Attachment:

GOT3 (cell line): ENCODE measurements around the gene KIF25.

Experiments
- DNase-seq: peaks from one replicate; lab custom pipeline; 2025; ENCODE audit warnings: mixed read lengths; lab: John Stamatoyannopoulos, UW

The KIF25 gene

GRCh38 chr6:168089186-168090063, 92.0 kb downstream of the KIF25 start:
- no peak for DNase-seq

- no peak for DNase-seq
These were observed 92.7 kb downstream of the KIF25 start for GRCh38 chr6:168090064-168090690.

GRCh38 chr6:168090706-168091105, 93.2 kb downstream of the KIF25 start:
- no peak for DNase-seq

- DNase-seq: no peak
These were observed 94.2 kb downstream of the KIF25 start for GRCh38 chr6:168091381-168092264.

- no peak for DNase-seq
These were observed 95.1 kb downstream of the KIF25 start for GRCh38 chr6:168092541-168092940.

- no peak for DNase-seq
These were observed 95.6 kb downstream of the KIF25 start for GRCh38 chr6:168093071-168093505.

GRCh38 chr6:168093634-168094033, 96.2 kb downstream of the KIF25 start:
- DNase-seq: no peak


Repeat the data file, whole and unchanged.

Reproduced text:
GOT3 (cell line): ENCODE measurements around the gene KIF25.

Experiments
- DNase-seq: peaks from one replicate; lab custom pipeline; 2025; ENCODE audit warnings: mixed read lengths; lab: John Stamatoyannopoulos, UW

The KIF25 gene

GRCh38 chr6:168089186-168090063, 92.0 kb downstream of the KIF25 start:
- no peak for DNase-seq

- no peak for DNase-seq
These were observed 92.7 kb downstream of the KIF25 start for GRCh38 chr6:168090064-168090690.

GRCh38 chr6:168090706-168091105, 93.2 kb downstream of the KIF25 start:
- no peak for DNase-seq

- DNase-seq: no peak
These were observed 94.2 kb downstream of the KIF25 start for GRCh38 chr6:168091381-168092264.

- no peak for DNase-seq
These were observed 95.1 kb downstream of the KIF25 start for GRCh38 chr6:168092541-168092940.

- no peak for DNase-seq
These were observed 95.6 kb downstream of the KIF25 start for GRCh38 chr6:168093071-168093505.

GRCh38 chr6:168093634-168094033, 96.2 kb downstream of the KIF25 start:
- DNase-seq: no peak